So if I go out and make an iPhone4 clone and just change the shape a bit and make it fat & short or square, then I'm ok legally??!

If they throw the case out of court for this, it won't be because Samsung made the case dimensions different. It will be because Apple presented flawed evidence.
 

Matariel

macrumors member
Jan 21, 2009
78
1
I quickly skimmed this, but I have to say if they're throwing out the case because of this, I'd have to say that is preposterous!

So if I go out and make an iPhone4 clone and just change the shape a bit and make it fat & short or square, then I'm ok legally??!

It isn't just the shape, as proposterous as that patent claim is, they actually photoshopped in application icons to make it look more like an iPad.

The Galaxy Tab is a LANDSCAPE orientation device too, iPad's default orientation is PORTRAIT.

They've pretty blatantly misrepresented the competitor's product in a COURT FILING.
 

BC2009

macrumors 68020
Jul 1, 2009
2,042
556
That was incredibly stupid of Apple. If you are going to bring evidence then you use the actual photographs of the device, doctoring anything will lose this case for them no matter how strong it may have previously been.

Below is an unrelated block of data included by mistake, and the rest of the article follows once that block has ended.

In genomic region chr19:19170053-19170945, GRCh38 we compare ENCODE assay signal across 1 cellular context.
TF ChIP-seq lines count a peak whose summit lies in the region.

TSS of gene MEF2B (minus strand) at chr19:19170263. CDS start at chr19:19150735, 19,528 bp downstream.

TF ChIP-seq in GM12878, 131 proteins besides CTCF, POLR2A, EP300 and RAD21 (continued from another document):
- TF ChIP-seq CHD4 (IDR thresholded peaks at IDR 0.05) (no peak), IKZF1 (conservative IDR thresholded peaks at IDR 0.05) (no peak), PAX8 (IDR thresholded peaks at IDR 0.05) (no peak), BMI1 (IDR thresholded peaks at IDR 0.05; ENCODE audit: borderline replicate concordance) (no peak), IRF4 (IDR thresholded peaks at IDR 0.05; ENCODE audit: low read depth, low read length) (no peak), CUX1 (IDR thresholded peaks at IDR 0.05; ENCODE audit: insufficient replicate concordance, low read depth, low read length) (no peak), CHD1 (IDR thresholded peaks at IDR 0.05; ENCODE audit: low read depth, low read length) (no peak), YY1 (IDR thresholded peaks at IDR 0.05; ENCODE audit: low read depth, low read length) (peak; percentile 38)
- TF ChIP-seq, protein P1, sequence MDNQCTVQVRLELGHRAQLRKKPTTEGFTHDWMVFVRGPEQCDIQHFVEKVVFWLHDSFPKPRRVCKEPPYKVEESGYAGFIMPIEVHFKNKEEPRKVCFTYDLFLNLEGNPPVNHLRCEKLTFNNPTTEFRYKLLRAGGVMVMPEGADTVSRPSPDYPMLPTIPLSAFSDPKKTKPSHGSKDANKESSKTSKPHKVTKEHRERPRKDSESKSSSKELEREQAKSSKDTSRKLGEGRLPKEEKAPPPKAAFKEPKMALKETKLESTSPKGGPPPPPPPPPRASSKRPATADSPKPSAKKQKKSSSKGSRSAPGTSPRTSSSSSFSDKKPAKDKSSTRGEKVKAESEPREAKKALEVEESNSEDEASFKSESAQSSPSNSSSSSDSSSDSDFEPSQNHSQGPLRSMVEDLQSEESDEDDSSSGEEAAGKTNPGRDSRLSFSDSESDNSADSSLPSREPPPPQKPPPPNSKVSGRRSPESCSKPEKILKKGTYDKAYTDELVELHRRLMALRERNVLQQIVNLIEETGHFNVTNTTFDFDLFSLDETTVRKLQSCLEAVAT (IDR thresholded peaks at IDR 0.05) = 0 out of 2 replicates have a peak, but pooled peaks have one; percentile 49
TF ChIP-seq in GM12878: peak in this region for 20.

Previously, it looked like Apple managed to register their iPad design very generally and would have forced their competitors to invalidate that. By distorting that image they just gave Samsung an easy route to defeat Apple. No court likes to be duped.

Whatever idiot prepared that photo should be fired. A good attorney would know better to use a distorted photo. I'm sure the head guy said "use a photo where it looks as much like the iPad as possible" and then somebody got a little too creative. This is probably going to cost Apple severely in this case.

EDIT: some are saying that the picture is of a prototype device and not the actual device, but even if it is, Apple's attorneys are paid enough to make sure their photos are accurate with respect to the actual device. Oddly the ad photo from the German reseller looks like they also distorted the image to make it look more like an iPad 2. If Apple got their image from an advertisement then they needed to verify it either way before submitting it as evidence.
 
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bushido

Suspended
Mar 26, 2008
8,070
2,754
Germany
good, i hope they get charged a big fine (not that it will hurt them in anyway) but the press will sure use it to make fun of apple which is great to bring them down from their high horse as of late

btw a huge german chain (like best buy) is selling the tab anyway

MediaMarkt-adv.jpg
 

TimeArrow